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Old Nov 16, 2005, 3:59 AM   #1
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I'm thinking about getting a "big zoom" digital camera.( cannon 2is, panasonic FZ5 etc)

1. People keep telling me that "digital aint 35mm". To understand this you need to know about about how lens work. So i did a bit of research and I'm totaly confused.

Many so called "telephoto" lenses are actually retrofocal.

Many fixed lenses are actually telephoto lenses.

Many macro lenses aren't actually macro.

:?

The "big zooms" have a telephoto and a macro mode! What type of lenses/construction are these?

If anyone can shed some light on this it'd be much appreciated.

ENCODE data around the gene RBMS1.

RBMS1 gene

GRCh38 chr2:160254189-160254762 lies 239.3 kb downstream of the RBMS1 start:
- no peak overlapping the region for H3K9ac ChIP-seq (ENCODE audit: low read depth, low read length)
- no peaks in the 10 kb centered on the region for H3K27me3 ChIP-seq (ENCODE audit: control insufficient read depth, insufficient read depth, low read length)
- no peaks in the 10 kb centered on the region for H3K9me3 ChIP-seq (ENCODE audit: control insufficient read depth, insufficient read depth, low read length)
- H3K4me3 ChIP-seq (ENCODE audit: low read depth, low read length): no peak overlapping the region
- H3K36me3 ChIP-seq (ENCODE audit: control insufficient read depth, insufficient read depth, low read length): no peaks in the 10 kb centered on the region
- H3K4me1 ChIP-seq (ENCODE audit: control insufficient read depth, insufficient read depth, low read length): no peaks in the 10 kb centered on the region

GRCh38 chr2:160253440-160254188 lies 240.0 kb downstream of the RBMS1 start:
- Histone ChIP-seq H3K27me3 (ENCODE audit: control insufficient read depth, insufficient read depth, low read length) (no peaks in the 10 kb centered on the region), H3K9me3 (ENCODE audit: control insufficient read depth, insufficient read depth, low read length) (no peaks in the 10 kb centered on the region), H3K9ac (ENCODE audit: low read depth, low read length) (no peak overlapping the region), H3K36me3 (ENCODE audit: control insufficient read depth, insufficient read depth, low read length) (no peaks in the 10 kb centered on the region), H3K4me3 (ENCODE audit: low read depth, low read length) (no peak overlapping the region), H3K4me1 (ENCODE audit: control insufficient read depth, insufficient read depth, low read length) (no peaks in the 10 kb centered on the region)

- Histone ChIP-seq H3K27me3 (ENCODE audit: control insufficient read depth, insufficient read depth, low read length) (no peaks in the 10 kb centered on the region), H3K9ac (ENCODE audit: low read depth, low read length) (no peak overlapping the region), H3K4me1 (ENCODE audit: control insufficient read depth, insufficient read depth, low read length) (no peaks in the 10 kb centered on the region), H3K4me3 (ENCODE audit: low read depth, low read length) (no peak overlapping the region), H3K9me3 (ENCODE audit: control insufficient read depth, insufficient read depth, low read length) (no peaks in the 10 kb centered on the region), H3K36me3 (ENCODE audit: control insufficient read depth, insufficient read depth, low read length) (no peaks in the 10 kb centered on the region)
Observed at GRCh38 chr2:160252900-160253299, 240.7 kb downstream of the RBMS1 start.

2. A more practical lens question. In the "big zooms" when you set the aperture when does it close. ie does the lcd gain up and show you the image with the aperture closed (or does the lcd just go dark) or is the aperture kept open until you take the picture (like film slr's do)?
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Old Nov 18, 2005, 1:12 AM   #2
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I could be wrong, but I am sensing some confusion with 'zoom' and 'telephoto'. A zoom lens simply has a range of focal lenghts, which may or may not be telephoto: an 11mm to 50mm is zoom, but not telephoto. 800mm is telephoto, but not zoom.

The original meaning of 'macro' was an ability to focus an image the same size on the film (or sensor) as the subject was in real life. (or within the same order of magnitude). Now, many people use it to simply mean a close focussing lens. Different sensor sizes, and the resulting images, tend to make comparisons difficult.